Using the “Health in the Americas” publication, students will deeply analyze differences in the health situation among the Region’s countries and characterize the most relevant health determinants. Recognizing health as a human right, students will take into consideration both the individual and community contexts while examining critical determinants of health, including biological, social, cultural, economic and political. The students will also examine the data for existence of gaps, disparities and inequities in the Region, especially those related to nutrition, housing and access to health services, the lack of opportunities for human development, and how these factors contribute to greater vulnerability to diseases and health risks for some populations.
The course consists of eleven blocks contained in fifteen sessions. Each session includes three hours of lecture after which students are reconvened for group discussions, or group presentations concerning their health analysis assignments. Below is a list of topics and the faculty in charge:
Block 1: Health Analysis Methods (Chair: Dr. Wayne Westhoff)
Block 2: Demography, Population Trends and Life tables (Chair: Wayne Westhoff)
Block 3: Health within the Context of Development (Chair: Dr. Wayne Westhoff)
Block 4: Situation of Communicable Diseases (Chair: Dr. Boo Kwa)
Block 5: Chronic Non-communicable Diseases and Their Main Risk Factors (Chair: Dr. Jaime Corvin)
Block 6: Behavioral Health Risks (Chair: Dr. Richard Nisbett)
Block 7: Sustainable Development and Environmental Health (Chair: Dr. Wayne Westhoff)
Block 8: Public Policies and Health Care Systems (Chair: Dr. Ricardo Izurieta)
Block 9: Medicines, Health Care Technologies and Research (Chair: Dr. Ricardo Izurieta)
Block 10: Initiatives to Improve Population Health. (Chair: Dr. Alfonso Ruiz)
Block 11: Final Discussion
Doctoral Global Health student joins the Erasmus Mundus Joint Doctorates to address global public health problems in a combined effort with scientists from the University Cassino - Italy, University Paris-Est -France, and UNESCO-IHE- The Netherlands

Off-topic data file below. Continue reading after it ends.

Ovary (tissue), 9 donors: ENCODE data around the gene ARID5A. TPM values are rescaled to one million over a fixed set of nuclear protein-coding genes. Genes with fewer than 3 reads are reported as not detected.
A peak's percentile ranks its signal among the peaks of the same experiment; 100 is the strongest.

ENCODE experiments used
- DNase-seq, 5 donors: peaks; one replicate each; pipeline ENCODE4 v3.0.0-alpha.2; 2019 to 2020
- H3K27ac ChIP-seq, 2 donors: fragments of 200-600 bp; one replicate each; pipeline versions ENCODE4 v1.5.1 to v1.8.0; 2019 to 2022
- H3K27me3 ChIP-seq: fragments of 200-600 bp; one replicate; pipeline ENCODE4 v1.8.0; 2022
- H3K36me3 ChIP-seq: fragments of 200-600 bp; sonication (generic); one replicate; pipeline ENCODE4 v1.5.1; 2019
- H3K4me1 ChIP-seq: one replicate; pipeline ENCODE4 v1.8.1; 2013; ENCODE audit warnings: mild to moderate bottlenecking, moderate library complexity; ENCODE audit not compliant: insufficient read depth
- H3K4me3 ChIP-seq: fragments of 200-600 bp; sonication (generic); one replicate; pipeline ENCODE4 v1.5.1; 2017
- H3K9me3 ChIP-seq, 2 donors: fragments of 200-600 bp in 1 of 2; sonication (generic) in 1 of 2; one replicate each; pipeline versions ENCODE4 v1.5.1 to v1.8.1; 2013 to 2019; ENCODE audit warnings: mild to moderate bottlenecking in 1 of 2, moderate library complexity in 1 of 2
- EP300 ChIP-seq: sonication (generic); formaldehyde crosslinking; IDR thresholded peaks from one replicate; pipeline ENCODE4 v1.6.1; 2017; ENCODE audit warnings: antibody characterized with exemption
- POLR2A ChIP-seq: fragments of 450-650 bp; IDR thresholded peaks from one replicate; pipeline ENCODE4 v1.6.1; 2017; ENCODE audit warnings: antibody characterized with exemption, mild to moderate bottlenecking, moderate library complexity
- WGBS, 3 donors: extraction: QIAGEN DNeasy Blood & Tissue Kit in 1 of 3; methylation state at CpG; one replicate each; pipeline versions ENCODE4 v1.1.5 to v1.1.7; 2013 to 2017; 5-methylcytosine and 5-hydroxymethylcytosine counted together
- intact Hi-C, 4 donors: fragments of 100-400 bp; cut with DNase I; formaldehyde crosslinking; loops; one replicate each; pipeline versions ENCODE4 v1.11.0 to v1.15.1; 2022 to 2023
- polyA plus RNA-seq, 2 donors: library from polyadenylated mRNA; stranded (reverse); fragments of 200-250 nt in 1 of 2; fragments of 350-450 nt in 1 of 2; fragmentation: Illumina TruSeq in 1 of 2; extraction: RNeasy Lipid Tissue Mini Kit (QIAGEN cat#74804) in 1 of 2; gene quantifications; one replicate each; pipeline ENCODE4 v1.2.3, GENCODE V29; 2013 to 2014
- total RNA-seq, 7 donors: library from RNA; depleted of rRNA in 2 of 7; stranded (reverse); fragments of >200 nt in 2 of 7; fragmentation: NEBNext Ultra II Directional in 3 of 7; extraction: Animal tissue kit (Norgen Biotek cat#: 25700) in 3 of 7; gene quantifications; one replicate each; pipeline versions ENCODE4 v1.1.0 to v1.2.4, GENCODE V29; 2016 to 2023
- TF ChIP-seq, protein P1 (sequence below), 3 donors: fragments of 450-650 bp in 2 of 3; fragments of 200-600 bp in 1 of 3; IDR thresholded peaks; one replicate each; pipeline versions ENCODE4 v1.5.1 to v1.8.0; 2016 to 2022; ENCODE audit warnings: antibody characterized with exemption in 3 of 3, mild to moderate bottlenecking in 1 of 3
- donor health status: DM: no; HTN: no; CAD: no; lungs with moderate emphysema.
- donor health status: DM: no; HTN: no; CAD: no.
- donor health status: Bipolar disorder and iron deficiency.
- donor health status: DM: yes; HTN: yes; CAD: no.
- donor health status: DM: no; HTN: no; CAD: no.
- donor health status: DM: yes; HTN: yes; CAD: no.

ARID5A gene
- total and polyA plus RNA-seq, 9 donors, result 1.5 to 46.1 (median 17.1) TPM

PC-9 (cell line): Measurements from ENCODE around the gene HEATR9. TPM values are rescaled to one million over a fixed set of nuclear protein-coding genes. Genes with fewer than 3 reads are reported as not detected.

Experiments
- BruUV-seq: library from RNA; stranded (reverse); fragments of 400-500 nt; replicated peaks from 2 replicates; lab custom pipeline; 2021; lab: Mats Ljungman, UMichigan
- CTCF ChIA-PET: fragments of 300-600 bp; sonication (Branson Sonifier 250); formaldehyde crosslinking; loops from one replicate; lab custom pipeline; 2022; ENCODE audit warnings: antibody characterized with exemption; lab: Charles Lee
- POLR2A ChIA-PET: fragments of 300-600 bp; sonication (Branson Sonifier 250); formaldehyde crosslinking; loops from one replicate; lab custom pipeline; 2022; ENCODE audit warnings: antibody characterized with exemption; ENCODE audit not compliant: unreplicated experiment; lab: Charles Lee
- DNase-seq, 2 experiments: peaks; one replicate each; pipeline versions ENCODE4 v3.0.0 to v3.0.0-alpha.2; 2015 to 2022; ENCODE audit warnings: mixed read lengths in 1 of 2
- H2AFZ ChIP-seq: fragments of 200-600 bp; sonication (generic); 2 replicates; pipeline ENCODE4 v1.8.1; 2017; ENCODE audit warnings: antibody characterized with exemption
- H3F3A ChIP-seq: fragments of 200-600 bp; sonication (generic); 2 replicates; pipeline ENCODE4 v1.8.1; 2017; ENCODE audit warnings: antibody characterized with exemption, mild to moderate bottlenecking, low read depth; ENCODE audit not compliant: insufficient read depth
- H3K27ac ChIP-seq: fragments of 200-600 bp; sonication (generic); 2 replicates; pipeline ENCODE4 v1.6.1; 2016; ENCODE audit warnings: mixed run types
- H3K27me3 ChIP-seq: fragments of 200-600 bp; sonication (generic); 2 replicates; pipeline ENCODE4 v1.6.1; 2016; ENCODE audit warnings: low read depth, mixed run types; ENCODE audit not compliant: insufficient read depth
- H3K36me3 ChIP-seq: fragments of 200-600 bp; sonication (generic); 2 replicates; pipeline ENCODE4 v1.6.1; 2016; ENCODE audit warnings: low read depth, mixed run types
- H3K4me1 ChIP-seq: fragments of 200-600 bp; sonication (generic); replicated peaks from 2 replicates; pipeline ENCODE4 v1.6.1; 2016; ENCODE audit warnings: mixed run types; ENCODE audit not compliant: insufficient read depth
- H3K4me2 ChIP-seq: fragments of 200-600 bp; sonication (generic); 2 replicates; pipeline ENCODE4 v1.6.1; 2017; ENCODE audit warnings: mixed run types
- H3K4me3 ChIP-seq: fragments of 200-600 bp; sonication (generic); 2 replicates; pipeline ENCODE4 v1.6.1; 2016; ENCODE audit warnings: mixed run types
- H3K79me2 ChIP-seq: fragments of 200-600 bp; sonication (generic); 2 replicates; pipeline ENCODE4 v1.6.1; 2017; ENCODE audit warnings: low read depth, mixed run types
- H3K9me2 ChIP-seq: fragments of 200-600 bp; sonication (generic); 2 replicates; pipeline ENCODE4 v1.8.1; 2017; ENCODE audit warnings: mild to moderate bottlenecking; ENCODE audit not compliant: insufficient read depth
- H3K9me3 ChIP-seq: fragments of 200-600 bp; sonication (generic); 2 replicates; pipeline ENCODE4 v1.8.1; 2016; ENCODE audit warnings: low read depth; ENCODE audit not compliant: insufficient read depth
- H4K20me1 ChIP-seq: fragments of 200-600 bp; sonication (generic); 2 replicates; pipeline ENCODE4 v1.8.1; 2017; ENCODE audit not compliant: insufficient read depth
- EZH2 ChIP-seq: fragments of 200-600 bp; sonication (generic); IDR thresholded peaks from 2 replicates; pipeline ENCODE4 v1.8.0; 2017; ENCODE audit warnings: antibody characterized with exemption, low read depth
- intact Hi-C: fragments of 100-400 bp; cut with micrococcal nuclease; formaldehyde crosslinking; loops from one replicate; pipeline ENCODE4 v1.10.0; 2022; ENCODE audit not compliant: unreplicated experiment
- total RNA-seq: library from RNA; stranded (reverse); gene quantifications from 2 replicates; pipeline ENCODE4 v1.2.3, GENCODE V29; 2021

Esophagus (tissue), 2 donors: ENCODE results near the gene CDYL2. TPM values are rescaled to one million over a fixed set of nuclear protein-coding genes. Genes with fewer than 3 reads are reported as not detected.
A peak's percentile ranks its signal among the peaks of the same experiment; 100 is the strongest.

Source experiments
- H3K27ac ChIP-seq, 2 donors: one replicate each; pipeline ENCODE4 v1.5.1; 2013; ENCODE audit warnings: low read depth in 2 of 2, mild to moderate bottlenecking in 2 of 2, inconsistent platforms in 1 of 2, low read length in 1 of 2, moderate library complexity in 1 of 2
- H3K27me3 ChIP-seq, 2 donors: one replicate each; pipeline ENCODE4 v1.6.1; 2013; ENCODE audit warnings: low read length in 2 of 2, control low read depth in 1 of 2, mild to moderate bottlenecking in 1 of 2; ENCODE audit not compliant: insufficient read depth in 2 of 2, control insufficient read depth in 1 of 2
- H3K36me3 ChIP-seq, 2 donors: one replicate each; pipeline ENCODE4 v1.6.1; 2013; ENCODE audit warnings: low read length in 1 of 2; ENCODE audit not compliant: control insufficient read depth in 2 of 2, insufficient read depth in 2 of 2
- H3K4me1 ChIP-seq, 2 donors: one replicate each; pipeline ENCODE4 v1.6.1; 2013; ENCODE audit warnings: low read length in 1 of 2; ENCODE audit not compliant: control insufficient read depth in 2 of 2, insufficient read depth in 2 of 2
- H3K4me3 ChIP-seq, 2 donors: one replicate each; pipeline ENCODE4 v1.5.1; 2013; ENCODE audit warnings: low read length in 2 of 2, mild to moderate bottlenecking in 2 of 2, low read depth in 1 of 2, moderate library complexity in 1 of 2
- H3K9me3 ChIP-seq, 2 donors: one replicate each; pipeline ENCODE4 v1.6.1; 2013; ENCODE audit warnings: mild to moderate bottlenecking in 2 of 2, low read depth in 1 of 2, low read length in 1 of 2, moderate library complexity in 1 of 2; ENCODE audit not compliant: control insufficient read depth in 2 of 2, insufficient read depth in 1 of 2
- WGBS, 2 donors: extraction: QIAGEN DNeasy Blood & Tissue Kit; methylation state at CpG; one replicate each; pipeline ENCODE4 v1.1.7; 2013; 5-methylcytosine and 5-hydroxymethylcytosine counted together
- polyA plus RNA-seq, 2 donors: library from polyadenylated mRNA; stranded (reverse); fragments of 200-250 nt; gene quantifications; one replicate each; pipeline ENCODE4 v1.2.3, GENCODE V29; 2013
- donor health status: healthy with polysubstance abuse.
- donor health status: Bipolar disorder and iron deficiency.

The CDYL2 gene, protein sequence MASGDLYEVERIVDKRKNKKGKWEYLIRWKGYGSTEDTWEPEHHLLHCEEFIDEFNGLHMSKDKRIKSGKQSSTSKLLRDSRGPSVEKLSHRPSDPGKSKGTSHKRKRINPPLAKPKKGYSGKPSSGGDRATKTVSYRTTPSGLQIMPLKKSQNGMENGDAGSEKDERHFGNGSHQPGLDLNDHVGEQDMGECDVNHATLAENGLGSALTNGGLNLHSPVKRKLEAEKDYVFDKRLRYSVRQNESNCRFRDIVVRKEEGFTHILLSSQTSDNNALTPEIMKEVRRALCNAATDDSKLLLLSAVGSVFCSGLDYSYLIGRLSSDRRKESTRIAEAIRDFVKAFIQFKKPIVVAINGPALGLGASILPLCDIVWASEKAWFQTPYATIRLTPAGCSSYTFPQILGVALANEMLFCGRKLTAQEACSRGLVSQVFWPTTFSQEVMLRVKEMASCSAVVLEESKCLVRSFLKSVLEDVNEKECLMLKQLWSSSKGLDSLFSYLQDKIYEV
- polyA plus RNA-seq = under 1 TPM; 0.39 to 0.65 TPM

Ms. Wendy Mussoline, currently a doctoral candidate in the Department of Global Health, is embarking on an opportunity to study in Europe for the next 3 years. She will maintain her status as a USF Global Health doctoral student while joining a team of 12 international students that have been invited to participate in a prestigious scholarship program known as Erasmus Mundus Joint Doctorates. She will begin the joint doctoral program on November 1, 2010. The focus of the program is Environmental Technologies for Contaminated Solids, Soils and Sediments (EteTCoS³). The program provides education and research at PhD level, training its doctoral candidates to think globally and co-work in multidisciplinary research teams.
EteTCoS³ is centered around three key topics in environmental pollution: i) heavy metals, ii) recalcitrant organic pollutants and iii) contaminated solids. The program focuses on fundamental and applied aspects to treat and remove these pollutants as well as on the development of recovery and reuse technologies with market potential. There will be a close connection to practical problems - for example, hot spots in the Balkans, brown fields in the Czech Republic and sediments and soils polluted by mining activities in Minas Gerais (Brazil).
ETeCoS3 is a multidisciplinary and inter-sectoral consortium composed of three partner organizations (University Cassino - Italy, University Paris-Est - France, UNESCO-IHE- The Netherlands). Wendy's host institution is the University Cassino, where she will spend the majority of her time; however, she will also spend 6 months studying in Delft, The Netherlands, at UNESCO-IHE and Acqua & Sole in Italy. Successful completion of the PhD program will be awarded as a fully recognized and accredited joint Doctoral Degree in Environmental Technology.